Hybrid organizations : defining characteristics and key factors for organizational sustainability. A qualitative study from Latin America
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- Master's theses (HH)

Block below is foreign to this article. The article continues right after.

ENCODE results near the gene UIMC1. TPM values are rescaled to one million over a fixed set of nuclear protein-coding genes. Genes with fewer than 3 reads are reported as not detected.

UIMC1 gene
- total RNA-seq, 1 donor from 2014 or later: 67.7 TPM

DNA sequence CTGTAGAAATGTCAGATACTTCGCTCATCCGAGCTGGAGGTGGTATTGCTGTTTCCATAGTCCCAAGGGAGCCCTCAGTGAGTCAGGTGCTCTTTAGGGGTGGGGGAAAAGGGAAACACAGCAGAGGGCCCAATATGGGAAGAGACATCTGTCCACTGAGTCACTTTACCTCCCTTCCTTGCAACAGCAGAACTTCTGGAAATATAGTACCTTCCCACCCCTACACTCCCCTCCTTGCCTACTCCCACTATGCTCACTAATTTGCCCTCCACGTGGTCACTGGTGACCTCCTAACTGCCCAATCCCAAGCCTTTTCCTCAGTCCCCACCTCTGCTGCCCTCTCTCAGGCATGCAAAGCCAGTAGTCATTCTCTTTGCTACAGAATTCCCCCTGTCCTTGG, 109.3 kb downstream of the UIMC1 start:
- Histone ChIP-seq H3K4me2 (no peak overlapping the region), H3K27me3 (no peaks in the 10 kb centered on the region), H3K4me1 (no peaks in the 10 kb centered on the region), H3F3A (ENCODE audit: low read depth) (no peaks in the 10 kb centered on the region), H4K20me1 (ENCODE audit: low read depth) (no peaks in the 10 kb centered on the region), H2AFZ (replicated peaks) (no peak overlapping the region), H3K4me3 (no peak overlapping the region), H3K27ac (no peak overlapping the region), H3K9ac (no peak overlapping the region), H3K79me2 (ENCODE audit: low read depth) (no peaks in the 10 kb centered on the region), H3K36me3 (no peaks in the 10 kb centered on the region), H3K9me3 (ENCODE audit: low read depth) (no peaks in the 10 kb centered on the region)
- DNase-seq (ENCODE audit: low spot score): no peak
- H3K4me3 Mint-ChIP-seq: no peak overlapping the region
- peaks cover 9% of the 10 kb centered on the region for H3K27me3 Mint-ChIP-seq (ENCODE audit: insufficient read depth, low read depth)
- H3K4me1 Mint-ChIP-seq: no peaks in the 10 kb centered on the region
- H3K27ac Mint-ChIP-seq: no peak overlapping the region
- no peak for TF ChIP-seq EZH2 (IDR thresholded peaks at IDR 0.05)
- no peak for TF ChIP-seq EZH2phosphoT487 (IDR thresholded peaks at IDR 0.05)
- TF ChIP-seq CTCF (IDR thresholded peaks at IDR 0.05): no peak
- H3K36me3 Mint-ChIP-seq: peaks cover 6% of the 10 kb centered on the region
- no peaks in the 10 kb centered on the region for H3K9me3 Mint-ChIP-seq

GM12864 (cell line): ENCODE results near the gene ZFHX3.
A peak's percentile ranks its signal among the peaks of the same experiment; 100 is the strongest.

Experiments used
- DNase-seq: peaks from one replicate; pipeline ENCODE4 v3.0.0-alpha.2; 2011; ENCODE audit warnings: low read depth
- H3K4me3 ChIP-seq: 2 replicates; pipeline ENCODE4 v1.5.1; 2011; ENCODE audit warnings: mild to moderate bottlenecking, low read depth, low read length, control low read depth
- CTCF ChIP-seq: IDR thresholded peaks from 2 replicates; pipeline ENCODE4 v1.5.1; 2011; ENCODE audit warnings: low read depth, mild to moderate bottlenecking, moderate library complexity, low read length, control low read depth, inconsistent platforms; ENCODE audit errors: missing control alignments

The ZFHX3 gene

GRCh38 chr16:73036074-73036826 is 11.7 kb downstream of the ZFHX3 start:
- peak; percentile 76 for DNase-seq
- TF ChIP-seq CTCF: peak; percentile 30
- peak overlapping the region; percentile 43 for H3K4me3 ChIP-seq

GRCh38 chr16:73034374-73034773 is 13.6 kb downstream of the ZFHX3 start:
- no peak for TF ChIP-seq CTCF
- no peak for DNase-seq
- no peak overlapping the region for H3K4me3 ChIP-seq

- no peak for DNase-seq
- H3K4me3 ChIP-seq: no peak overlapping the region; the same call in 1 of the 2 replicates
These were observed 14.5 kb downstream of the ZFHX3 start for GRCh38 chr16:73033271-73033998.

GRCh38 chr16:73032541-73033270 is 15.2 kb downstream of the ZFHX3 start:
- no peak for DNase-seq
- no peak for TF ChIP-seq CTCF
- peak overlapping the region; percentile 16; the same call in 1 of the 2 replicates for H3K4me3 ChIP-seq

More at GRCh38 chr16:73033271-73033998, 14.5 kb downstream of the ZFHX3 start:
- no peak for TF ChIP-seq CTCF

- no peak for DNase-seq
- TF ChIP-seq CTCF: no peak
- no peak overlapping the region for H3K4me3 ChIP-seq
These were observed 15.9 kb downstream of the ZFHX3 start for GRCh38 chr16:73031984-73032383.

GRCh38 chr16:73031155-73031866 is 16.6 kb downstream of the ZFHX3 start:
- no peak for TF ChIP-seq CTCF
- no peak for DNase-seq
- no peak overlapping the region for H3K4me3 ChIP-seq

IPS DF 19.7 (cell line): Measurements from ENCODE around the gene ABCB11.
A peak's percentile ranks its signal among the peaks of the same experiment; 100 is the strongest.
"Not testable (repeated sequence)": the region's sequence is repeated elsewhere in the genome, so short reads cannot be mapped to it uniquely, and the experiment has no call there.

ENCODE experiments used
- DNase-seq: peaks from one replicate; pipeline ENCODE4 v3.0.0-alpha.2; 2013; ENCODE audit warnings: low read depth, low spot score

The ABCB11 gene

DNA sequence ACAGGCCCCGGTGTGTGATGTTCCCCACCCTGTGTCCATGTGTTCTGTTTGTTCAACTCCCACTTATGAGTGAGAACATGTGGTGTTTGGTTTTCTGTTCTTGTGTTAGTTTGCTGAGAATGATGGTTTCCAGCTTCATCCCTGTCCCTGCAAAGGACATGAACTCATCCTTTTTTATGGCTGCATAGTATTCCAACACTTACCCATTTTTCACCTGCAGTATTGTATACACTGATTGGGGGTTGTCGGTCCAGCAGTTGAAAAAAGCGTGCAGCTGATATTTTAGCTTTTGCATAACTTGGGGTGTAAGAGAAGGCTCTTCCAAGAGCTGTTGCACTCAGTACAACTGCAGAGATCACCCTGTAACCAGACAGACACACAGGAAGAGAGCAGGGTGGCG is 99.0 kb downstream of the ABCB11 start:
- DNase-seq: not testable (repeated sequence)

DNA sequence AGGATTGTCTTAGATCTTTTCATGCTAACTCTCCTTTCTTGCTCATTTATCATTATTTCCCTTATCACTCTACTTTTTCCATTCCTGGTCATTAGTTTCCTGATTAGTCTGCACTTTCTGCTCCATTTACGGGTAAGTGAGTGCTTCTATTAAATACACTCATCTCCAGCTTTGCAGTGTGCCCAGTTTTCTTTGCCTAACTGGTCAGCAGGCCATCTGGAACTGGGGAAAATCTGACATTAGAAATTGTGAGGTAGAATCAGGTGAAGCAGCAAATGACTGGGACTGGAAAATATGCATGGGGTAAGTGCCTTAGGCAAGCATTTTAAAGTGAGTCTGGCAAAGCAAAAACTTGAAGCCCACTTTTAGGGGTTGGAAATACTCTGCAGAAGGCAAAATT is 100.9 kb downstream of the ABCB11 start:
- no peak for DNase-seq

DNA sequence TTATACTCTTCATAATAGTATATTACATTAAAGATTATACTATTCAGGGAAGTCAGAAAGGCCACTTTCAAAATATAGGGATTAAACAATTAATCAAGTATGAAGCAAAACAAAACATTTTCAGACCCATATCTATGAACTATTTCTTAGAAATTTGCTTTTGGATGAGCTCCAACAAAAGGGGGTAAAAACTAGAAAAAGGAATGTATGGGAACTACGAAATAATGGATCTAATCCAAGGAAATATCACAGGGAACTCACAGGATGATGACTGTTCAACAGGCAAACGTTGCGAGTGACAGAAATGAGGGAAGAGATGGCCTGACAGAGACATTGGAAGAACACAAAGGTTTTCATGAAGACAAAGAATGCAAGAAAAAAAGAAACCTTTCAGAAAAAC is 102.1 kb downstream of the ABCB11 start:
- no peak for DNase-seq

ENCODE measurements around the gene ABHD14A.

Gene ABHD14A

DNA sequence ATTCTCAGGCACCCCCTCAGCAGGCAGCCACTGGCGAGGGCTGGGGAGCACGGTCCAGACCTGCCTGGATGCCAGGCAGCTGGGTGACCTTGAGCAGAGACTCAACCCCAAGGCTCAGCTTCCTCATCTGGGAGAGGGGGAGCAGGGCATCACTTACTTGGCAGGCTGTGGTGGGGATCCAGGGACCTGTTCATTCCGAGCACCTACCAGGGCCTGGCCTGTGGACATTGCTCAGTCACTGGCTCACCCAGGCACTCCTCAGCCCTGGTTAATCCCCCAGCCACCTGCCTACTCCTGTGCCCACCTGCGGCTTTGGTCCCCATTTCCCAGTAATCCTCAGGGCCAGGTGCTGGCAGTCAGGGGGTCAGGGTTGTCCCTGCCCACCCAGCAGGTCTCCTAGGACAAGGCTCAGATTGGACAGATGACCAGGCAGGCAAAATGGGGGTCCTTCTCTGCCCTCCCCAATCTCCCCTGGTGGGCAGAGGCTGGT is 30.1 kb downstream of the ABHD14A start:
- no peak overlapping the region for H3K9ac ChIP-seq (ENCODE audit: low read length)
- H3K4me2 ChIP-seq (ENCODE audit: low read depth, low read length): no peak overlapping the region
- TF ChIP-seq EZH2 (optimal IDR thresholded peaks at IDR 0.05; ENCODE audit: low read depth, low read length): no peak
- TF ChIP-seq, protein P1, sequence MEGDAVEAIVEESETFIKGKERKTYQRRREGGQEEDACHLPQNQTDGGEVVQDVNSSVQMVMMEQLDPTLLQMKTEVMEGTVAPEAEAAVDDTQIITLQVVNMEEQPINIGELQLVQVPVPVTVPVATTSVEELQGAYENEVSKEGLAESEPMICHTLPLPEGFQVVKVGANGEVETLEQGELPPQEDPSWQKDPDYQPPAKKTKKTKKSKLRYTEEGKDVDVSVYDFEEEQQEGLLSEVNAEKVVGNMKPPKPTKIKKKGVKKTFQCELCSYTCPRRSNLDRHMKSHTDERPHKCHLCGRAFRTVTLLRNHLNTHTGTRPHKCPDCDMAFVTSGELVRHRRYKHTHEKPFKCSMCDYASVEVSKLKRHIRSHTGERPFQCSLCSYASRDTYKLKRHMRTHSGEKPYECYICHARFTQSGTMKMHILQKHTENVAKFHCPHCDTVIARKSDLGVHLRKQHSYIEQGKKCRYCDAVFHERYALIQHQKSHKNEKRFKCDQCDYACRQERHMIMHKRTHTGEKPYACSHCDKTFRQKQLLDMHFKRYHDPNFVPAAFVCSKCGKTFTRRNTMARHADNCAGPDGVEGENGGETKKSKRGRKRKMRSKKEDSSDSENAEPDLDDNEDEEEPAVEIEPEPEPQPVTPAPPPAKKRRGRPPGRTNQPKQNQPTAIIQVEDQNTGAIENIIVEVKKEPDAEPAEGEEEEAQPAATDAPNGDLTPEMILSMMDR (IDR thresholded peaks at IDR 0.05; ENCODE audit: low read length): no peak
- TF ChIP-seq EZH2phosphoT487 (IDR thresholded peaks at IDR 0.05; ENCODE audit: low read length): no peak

The theme for this thesis is the characteristics of successful hybrid organizations and how they can sustain their hybrid nature. Hybrids surpass the boundaries between typical for-profit and non-profit entities, by being both market-oriented and mission-centered. They may be promising vehicles of multiple value creation, but the organizations need to walk a fine line to maintain their hybrid nature. The aim of this study is to contribute to the understanding of the nature and potential of hybrid enterprises, and the extent to which they are offering alternative approaches for addressing economic, social and environmental needs. Through a phenomenological and explorative research design, I have conducted individual interviews with five entrepreneurs who have experienced success with their hybrid business in Latin America. The following research question has been developed: What are the characteristics of hybrid organizations, and how do they sustain their hybrid nature? The study links existing theories of hybrid organizations with empirical evidence, and shows that these organizations are characterized by having realistic visionaries as founders, an innovative business model and the environmental and social mission embedded in the organizational identity. Key factors in understanding how they sustain their hybrid nature are related to activity system and organizational identity. Companies can sustain their hybrid nature by designing business models that have integrated social, environmental and commercial activities. Lastly, identifying and communicating organizational values are particularly crucial for the viability of hybrid organizations.